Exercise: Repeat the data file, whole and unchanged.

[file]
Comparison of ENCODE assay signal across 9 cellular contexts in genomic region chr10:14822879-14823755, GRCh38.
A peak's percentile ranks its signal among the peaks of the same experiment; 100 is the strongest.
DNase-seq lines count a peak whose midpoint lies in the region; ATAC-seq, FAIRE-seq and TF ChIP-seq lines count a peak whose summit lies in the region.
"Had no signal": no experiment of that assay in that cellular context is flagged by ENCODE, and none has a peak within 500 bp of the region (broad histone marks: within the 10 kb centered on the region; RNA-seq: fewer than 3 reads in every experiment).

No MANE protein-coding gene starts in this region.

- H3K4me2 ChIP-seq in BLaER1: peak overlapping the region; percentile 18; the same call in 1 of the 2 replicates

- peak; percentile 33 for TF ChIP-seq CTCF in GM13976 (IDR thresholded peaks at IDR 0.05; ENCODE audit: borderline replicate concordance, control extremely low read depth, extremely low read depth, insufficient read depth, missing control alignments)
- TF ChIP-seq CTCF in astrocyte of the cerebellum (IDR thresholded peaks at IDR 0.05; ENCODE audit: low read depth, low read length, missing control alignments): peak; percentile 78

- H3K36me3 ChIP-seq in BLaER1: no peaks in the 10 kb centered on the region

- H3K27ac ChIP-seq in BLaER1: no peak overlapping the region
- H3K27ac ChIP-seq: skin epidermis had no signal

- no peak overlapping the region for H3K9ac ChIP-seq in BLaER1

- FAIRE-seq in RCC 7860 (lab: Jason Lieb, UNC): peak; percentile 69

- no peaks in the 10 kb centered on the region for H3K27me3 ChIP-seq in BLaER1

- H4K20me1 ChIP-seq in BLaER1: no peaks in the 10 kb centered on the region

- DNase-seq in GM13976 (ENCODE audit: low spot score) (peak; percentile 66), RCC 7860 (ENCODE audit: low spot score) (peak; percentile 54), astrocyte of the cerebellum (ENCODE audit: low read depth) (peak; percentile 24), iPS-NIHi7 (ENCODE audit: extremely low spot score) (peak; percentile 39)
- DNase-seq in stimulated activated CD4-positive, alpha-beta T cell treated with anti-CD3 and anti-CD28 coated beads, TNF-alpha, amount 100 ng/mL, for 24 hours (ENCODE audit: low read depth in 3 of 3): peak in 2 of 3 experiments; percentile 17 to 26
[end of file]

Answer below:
Comparison of ENCODE assay signal across 9 cellular contexts in genomic region chr10:14822879-14823755, GRCh38.
A peak's percentile ranks its signal among the peaks of the same experiment; 100 is the strongest.
DNase-seq lines count a peak whose midpoint lies in the region; ATAC-seq, FAIRE-seq and TF ChIP-seq lines count a peak whose summit lies in the region.
"Had no signal": no experiment of that assay in that cellular context is flagged by ENCODE, and none has a peak within 500 bp of the region (broad histone marks: within the 10 kb centered on the region; RNA-seq: fewer than 3 reads in every experiment).

No MANE protein-coding gene starts in this region.

- H3K4me2 ChIP-seq in BLaER1: peak overlapping the region; percentile 18; the same call in 1 of the 2 replicates

- peak; percentile 33 for TF ChIP-seq CTCF in GM13976 (IDR thresholded peaks at IDR 0.05; ENCODE audit: borderline replicate concordance, control extremely low read depth, extremely low read depth, insufficient read depth, missing control alignments)
- TF ChIP-seq CTCF in astrocyte of the cerebellum (IDR thresholded peaks at IDR 0.05; ENCODE audit: low read depth, low read length, missing control alignments): peak; percentile 78

- H3K36me3 ChIP-seq in BLaER1: no peaks in the 10 kb centered on the region

- H3K27ac ChIP-seq in BLaER1: no peak overlapping the region
- H3K27ac ChIP-seq: skin epidermis had no signal

- no peak overlapping the region for H3K9ac ChIP-seq in BLaER1

- FAIRE-seq in RCC 7860 (lab: Jason Lieb, UNC): peak; percentile 69

- no peaks in the 10 kb centered on the region for H3K27me3 ChIP-seq in BLaER1

- H4K20me1 ChIP-seq in BLaER1: no peaks in the 10 kb centered on the region

- DNase-seq in GM13976 (ENCODE audit: low spot score) (peak; percentile 66), RCC 7860 (ENCODE audit: low spot score) (peak; percentile 54), astrocyte of the cerebellum (ENCODE audit: low read depth) (peak; percentile 24), iPS-NIHi7 (ENCODE audit: extremely low spot score) (peak; percentile 39)
- DNase-seq in stimulated activated CD4-positive, alpha-beta T cell treated with anti-CD3 and anti-CD28 coated beads, TNF-alpha, amount 100 ng/mL, for 24 hours (ENCODE audit: low read depth in 3 of 3): peak in 2 of 3 experiments; percentile 17 to 26